Prior to the use of embryo cryopreservation, any remaining embryos following an embryo transfer or a canceled cycle (as in the case with hyperstimulation syndrome prior to embryo transfer) were discarded. With the development of improved cryopreservation techniques, these additional embryos can be frozen for use at a later time. Cryopreservation allows for subsequent "frozen embryo transfers" (FET) and additional attempts at conception without having to undergo additional stimulation with gonadotropins. This improves the overall safety and cost of infertility treatment. Oocyte recipients and IVF patients almost always choose cryopreservation as a means of extending their attempt at achieving pregnancy The consent process for cryopreservation is separate from the IVF and donor cycle consents and should be completed (if desired) prior to the start of the cycle. The consent has unique requirements that the parent(s) must indicate their desires as to disposition of the embryos in the event of a divorce or death of one of the partners.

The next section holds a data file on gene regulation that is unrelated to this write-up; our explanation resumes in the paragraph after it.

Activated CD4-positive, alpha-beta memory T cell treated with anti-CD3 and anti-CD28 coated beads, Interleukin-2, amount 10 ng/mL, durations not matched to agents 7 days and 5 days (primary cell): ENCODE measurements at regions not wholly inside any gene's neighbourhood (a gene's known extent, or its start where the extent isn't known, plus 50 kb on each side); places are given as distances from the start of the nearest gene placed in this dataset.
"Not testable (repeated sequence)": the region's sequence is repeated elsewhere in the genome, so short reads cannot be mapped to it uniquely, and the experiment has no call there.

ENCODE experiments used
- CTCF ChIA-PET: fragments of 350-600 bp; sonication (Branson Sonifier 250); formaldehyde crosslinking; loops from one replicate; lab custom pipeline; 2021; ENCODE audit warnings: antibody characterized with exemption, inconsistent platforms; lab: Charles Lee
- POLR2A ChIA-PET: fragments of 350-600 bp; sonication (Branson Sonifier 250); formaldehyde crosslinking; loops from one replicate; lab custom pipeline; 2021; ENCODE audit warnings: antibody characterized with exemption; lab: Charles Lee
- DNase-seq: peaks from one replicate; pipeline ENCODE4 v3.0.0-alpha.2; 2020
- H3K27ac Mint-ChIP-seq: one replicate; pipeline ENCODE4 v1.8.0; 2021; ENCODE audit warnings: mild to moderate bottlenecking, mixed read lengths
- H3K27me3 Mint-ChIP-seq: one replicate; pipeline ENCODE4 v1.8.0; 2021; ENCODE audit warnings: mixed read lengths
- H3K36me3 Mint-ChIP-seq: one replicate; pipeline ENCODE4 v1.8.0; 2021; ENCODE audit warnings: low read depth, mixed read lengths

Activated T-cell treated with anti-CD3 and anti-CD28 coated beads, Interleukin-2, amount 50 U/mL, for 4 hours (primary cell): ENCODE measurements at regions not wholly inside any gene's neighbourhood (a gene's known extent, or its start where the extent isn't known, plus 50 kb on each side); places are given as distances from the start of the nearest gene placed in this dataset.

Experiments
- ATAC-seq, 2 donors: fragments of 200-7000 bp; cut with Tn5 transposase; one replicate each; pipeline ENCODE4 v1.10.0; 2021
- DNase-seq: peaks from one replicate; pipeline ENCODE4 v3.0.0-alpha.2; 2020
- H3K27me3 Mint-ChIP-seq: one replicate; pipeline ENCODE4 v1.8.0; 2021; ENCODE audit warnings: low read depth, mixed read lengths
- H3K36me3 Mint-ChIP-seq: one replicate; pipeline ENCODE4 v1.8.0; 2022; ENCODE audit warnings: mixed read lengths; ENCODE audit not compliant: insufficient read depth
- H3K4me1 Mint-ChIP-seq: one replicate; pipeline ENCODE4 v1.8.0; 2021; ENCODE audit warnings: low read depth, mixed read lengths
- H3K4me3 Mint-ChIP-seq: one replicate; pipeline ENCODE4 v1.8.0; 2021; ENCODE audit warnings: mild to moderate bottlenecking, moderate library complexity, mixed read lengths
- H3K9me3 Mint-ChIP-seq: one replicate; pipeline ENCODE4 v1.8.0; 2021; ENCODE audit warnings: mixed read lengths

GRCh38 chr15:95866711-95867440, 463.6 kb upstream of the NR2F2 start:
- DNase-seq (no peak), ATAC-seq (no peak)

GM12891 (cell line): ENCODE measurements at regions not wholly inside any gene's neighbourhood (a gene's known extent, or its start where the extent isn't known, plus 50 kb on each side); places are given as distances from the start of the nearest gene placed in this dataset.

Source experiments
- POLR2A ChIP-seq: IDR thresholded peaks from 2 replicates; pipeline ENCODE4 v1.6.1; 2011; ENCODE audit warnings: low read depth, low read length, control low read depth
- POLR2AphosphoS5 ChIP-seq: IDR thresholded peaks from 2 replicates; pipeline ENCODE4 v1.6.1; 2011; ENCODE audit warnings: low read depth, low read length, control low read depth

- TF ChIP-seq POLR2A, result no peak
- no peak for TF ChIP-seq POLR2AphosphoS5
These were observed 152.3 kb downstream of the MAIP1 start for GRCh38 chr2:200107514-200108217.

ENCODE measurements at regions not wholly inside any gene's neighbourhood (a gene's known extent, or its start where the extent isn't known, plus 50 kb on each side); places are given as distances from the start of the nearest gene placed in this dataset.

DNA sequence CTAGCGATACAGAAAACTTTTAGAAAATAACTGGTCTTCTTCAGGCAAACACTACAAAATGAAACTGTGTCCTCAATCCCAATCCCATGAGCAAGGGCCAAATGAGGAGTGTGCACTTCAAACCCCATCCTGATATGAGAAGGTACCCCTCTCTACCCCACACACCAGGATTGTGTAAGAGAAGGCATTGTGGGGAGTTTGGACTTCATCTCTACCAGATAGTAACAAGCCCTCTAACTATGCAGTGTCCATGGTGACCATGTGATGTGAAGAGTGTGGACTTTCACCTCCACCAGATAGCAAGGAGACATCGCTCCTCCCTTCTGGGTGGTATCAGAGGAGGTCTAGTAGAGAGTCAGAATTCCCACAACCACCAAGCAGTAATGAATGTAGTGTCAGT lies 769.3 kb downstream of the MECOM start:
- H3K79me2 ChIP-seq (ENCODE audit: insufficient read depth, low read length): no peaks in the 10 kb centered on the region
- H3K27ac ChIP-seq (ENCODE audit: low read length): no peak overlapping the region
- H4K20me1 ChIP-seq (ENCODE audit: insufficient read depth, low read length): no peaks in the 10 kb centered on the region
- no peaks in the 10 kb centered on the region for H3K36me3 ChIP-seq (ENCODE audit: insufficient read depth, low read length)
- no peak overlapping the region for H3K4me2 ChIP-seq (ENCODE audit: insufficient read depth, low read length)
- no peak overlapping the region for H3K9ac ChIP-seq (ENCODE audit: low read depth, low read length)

Survival of the embryos is not 100%, but the techniques are designed to maximize the survival of the embryos. Currently, embryos frozen at earlier stages tend to have a higher survival rate than embryos frozen at later stages (day 3 vs. day 6). Once the embryos are frozen they do not have a known shelf life. Pregnancies have been reported from embryos stored over 16 years. The embryos chances of resulting in a pregnancy are based on the patients age when they are frozen and not when they are transferred.
Another important concern is the safety of the techniques to the embryo and the potential future child. There have been many studies on the safety and long term effects of cryopreservation. Currently there is not any known risk associated with cryopreservation. Such studies are very difficult to conduct due to demographics of different countries, occurrence of abnormalities in the general population, and the number of years needed to make such assessments.
Our lab uses very strict techniques and labeling procedures to insure proper identification of embryos. The lab also uses a witness system and redundant paperwork to maintain strict protocols regarding identity and safety. [Click Here for More Information]